Since most of the shaftless drive solutions follow the same control strategy, Siemens has created the "SiMotion Shaftless Drive Standard". This Standard outlines a programming structure and contains a library of functions that work well to control such solutions.

The basic ideas contained in this strategy are outlined below:

•is is performed through a standard mode interface.

Simon goes on to describe a printing application project, and the benefits of the Shaftless Standard.




No comments
The Top Plant program honors outstanding manufacturing facilities in North America. View the 2013 Top Plant.
The Product of the Year program recognizes products newly released in the manufacturing industries.
The Engineering Leaders Under 40 program identifies and gives recognition to young engineers who...
The true cost of lubrication: Three keys to consider when evaluating oils; Plant Engineering Lubrication Guide; 11 ways to protect bearing assets; Is lubrication part of your KPIs?
Contract maintenance: 5 ways to keep things humming while keeping an eye on costs; Pneumatic systems; Energy monitoring; The sixth 'S' is safety
Transport your data: Supply chain information critical to operational excellence; High-voltage faults; Portable cooling; Safety automation isn't automatic
Case Study Database

Case Study Database

Get more exposure for your case study by uploading it to the Plant Engineering case study database, where end-users can identify relevant solutions and explore what the experts are doing to effectively implement a variety of technology and productivity related projects.

These case studies provide examples of how knowledgeable solution providers have used technology, processes and people to create effective and successful implementations in real-world situations. Case studies can be completed by filling out a simple online form where you can outline the project title, abstract, and full story in 1500 words or less; upload photos, videos and a logo.

Click here to visit the Case Study Database and upload your case study.

Maintaining low data center PUE; Using eco mode in UPS systems; Commissioning electrical and power systems; Exploring dc power distribution alternatives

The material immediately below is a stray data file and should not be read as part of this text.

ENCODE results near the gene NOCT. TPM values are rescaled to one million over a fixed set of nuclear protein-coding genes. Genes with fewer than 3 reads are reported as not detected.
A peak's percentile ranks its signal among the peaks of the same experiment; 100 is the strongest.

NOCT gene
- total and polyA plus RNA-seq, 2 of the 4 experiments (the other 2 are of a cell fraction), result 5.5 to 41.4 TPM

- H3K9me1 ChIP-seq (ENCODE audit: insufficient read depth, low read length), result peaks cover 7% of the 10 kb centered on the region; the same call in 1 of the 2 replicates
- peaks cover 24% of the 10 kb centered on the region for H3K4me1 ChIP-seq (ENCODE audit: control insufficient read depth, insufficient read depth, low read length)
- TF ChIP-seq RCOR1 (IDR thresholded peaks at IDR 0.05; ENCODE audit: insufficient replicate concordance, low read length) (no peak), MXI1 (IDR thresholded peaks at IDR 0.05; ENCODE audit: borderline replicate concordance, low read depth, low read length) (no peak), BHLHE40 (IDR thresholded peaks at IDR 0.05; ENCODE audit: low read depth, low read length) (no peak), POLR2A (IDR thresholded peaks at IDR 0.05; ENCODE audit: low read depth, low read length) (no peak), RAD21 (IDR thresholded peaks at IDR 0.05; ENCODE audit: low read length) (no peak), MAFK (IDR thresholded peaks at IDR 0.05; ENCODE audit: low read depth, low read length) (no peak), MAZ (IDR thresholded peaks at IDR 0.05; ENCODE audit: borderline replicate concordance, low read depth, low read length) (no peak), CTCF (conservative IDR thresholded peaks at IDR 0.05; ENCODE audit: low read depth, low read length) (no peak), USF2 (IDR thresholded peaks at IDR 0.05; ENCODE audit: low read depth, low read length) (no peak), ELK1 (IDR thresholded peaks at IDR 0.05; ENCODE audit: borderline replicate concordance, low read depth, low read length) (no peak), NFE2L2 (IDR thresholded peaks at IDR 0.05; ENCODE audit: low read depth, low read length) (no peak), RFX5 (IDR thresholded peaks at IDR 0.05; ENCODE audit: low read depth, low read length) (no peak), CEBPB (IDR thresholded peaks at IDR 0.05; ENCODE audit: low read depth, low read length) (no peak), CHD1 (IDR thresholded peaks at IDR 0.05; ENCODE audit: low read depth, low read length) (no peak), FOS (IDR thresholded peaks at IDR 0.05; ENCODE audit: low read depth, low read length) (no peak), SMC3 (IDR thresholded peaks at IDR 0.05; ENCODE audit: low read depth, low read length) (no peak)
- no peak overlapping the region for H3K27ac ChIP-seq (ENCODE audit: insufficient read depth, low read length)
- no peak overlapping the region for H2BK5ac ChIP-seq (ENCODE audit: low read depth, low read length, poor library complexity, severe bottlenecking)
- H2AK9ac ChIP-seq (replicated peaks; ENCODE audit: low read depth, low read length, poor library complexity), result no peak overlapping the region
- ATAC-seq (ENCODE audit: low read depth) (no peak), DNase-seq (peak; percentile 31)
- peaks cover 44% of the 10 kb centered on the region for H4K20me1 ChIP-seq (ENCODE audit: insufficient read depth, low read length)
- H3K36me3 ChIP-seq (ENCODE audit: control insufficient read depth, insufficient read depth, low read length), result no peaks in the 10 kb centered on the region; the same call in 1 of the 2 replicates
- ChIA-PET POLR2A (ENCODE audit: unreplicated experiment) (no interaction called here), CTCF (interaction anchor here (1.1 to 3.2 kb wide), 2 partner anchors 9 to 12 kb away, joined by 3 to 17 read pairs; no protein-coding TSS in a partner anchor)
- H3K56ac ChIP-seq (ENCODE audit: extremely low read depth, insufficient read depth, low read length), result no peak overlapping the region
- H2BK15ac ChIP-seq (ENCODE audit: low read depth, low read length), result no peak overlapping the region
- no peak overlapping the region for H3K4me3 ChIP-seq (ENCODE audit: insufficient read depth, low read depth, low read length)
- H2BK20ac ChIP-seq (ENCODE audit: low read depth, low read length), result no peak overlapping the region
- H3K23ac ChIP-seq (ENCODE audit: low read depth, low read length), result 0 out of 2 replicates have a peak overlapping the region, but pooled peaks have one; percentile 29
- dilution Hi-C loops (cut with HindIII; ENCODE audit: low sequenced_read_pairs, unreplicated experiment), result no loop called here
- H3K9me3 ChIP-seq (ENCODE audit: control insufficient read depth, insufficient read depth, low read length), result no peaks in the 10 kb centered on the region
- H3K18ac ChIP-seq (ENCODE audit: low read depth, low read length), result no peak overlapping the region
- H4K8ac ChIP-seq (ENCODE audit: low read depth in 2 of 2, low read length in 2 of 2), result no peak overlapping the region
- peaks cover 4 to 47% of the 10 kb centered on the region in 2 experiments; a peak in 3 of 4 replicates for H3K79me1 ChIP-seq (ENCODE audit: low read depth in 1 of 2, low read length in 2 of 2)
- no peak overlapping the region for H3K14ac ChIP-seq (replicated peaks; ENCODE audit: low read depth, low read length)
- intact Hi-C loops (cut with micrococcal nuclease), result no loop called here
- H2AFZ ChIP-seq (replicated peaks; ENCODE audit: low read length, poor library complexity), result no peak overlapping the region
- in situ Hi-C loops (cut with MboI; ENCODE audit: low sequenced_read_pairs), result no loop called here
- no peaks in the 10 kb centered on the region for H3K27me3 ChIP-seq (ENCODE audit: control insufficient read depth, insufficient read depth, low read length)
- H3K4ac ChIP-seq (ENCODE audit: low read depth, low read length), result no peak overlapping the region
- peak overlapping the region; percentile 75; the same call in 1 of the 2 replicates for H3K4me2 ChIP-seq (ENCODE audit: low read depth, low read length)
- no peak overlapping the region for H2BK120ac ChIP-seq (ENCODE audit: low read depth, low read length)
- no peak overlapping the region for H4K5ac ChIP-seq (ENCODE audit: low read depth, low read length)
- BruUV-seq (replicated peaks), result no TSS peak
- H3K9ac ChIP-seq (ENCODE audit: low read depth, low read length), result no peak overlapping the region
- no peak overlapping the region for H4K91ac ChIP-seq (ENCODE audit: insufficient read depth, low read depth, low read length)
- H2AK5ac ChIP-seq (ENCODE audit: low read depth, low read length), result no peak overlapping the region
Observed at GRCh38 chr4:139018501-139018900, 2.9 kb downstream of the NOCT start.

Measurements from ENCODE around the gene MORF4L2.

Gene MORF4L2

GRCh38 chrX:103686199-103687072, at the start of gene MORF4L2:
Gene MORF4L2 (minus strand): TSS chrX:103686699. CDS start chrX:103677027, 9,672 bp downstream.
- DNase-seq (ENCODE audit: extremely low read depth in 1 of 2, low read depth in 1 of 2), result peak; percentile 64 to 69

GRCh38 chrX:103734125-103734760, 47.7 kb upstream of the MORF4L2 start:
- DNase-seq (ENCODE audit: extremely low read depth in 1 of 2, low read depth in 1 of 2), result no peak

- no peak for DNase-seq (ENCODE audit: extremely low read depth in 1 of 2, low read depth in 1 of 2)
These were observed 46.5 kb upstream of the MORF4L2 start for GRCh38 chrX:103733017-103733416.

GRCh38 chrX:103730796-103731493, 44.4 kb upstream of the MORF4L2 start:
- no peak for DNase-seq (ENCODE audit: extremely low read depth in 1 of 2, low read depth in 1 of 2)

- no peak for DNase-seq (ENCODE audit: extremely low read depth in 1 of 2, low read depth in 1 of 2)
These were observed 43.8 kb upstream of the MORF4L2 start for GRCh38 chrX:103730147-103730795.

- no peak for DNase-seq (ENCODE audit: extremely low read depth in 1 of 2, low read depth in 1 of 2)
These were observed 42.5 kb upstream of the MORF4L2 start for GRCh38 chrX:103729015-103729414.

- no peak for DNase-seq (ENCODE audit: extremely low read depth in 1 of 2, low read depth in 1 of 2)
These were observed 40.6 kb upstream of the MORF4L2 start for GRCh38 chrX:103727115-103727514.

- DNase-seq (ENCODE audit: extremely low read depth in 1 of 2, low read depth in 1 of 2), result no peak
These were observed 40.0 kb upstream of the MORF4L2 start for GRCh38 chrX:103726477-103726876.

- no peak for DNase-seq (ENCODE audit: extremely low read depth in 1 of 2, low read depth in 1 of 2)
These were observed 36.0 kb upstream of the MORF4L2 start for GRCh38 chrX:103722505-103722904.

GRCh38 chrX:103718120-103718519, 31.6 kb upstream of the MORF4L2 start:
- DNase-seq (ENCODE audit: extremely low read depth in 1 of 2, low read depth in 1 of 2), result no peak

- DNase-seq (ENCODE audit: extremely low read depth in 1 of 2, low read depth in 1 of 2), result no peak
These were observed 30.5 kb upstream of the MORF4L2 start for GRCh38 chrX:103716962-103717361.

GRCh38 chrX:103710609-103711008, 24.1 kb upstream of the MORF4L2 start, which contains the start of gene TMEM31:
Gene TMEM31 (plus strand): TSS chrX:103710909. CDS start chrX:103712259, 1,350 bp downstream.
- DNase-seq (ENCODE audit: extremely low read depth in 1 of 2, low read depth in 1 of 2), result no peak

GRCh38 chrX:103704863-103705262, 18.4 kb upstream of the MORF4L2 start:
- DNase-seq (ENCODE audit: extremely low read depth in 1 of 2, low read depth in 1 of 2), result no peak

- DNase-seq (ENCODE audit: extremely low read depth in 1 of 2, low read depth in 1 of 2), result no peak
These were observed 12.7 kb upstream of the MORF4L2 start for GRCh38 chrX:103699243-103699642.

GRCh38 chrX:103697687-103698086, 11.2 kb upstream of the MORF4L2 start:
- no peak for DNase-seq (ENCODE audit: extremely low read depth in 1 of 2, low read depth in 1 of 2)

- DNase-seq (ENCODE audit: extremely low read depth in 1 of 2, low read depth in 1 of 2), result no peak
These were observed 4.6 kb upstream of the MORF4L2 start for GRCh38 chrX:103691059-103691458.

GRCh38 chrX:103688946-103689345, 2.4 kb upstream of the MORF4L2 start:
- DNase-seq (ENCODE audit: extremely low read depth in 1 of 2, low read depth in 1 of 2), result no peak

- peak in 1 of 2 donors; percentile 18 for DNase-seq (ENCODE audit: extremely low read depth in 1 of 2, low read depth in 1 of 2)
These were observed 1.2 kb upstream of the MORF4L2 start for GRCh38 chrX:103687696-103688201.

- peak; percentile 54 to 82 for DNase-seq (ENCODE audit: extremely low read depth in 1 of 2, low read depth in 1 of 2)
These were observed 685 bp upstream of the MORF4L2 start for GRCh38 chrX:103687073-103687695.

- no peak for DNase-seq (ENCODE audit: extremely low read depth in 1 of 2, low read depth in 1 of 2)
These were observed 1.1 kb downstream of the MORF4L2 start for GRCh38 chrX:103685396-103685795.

Synchronizing industrial Ethernet networks; Selecting protocol conversion gateways; Integrating HMIs with PLCs and PACs
Why manufacturers need to see energy in a different light: Current approaches to energy management yield quick savings, but leave plant managers searching for ways of improving on those early gains.

Annual Salary Survey

Participate in the 2013 Salary Survey

In a year when manufacturing continued to lead the economic rebound, it makes sense that plant manager bonuses rebounded. Plant Engineering’s annual Salary Survey shows both wages and bonuses rose in 2012 after a retreat the year before.

Average salary across all job titles for plant floor management rose 3.5% to $95,446, and bonus compensation jumped to $15,162, a 4.2% increase from the 2010 level and double the 2011 total, which showed a sharp drop in bonus.

2012 Salary Survey Analysis

2012 Salary Survey Results

Maintenance and reliability tips and best practices from the maintenance and reliability coaches at Allied Reliability Group.
The One Voice for Manufacturing blog reports on federal public policy issues impacting the manufacturing sector. One Voice is a joint effort by the National Tooling and Machining...
The Society for Maintenance and Reliability Professionals an organization devoted...
Join this ongoing discussion of machine guarding topics, including solutions assessments, regulatory compliance, gap analysis...
IMS Research, recently acquired by IHS Inc., is a leading independent supplier of market research and consultancy to the global electronics industry.
Maintenance is not optional in manufacturing. It’s a profit center, driving productivity and uptime while reducing overall repair costs.
The Lachance on CMMS blog is about current maintenance topics. Blogger Paul Lachance is president and chief technology officer for Smartware Group.